The lone body that an Indian Navy rescue team found inside the rat hole mine in East Jaintia Hills district in Meghalaya was finally pulled out on Thursday, two days after it slipped from their grip.
An Indian Navy team, with assistance from National Disaster Response Force (NDRF), managed to pull the remains of the highly decomposed body out of the 370-feet deep shaft after relocating it on Wednesday evening.
The body was located by the navy’s underwater remotely operated vehicle (UROV) on 17 January at a depth of approximately 160 feet and 210 feet inside the mine.
On 21 January, the Indian Navy had suspended the rescue operation of the body citing “too much disintegration”.
The Navy had not ruled out the possibility of the body breaking into pieces and disintegrating if attempts are made to retrieve it.
Fifteen miners were trapped on 13 December when water from the nearby Lytein River flooded a network of tunnels inside the mine. Five other miners managed to escape and alert the locals.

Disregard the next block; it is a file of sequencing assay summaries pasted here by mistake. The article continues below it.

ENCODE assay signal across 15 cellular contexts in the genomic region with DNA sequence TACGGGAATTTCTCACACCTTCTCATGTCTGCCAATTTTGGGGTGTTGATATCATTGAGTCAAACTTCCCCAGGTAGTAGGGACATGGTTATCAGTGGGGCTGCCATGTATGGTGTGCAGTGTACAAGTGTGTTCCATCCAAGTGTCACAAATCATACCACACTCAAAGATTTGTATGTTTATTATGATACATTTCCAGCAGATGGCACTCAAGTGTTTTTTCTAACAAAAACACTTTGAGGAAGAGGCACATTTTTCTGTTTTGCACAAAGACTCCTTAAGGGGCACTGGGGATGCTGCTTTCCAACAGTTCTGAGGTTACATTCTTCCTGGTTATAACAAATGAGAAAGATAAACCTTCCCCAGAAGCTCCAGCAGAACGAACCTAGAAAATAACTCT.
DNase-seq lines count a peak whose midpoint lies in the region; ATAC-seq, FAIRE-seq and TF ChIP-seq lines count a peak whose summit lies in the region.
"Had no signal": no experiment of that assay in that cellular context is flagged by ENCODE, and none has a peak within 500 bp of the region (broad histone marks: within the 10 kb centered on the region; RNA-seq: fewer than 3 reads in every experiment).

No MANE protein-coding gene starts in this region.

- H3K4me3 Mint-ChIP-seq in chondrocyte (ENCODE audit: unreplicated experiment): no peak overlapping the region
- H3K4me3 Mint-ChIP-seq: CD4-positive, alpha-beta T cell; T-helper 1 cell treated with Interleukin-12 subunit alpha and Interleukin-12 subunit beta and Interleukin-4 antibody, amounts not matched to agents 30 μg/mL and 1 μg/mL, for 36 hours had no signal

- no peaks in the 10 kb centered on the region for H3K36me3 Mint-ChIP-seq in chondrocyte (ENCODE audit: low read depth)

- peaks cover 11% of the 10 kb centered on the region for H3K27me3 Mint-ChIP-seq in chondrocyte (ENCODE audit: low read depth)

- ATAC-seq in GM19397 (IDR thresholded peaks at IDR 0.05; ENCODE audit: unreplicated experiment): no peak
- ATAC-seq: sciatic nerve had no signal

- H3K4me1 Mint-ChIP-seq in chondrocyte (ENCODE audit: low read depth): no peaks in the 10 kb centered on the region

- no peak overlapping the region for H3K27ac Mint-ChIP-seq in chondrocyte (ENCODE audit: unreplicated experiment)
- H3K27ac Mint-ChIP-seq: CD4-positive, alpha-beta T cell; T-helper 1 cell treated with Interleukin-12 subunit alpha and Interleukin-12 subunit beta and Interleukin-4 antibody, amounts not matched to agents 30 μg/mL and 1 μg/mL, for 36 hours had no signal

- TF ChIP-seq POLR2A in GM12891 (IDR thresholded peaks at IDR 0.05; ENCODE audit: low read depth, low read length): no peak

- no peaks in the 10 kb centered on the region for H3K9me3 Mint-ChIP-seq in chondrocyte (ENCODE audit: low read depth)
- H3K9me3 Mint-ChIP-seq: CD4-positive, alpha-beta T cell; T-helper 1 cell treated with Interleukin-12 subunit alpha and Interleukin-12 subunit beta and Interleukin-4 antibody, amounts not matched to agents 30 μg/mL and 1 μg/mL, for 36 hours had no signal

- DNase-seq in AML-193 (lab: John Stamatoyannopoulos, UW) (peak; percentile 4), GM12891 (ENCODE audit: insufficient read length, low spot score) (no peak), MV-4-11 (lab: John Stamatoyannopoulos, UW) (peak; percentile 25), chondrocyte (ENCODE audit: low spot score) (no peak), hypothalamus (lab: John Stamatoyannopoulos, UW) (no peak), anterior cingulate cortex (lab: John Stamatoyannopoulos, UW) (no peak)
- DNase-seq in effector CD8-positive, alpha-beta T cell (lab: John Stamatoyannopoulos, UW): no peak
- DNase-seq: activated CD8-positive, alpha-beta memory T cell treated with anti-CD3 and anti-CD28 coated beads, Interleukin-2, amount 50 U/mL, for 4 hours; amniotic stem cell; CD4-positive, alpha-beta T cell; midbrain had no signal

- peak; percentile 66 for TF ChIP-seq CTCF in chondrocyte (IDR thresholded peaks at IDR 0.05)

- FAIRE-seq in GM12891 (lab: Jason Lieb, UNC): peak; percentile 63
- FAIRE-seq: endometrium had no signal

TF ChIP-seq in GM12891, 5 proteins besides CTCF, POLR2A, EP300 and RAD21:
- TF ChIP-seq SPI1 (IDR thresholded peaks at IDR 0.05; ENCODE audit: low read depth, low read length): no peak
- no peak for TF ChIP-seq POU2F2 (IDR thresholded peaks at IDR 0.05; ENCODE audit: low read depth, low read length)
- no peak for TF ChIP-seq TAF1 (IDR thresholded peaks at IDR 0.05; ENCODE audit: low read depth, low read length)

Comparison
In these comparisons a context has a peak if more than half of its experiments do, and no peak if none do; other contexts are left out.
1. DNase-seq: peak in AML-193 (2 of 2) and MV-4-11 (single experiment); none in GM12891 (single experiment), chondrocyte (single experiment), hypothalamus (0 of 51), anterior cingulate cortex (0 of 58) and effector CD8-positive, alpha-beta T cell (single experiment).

The remaining 14 miners are still trapped inside the mine.
Coal India Limited, Odisha firefighters and Kirloskar Brothers Limited mounted rescue operations dewatering the abandoned coal mine shafts and the main shaft where the miners got trapped.
Though high power pumps, including ten 63 HP pumps from Odisha Fire Rescue, managed to pump out several litres of water from inside the mine, the water level remains the same.
The multi-agency rescue operation began only on the 16th day of the incident
The Meghalaya government had roped in several central agencies including a team from Hyderabad-based National Geophysical Research Institute and Chennai-based Planys Technologies in the rescue operation.
Coal mine accidents that have been rampant in the mountainous state for their unscientific “rat hole mining” habits even after a National Green Tribunal imposed an interim ban April 2014.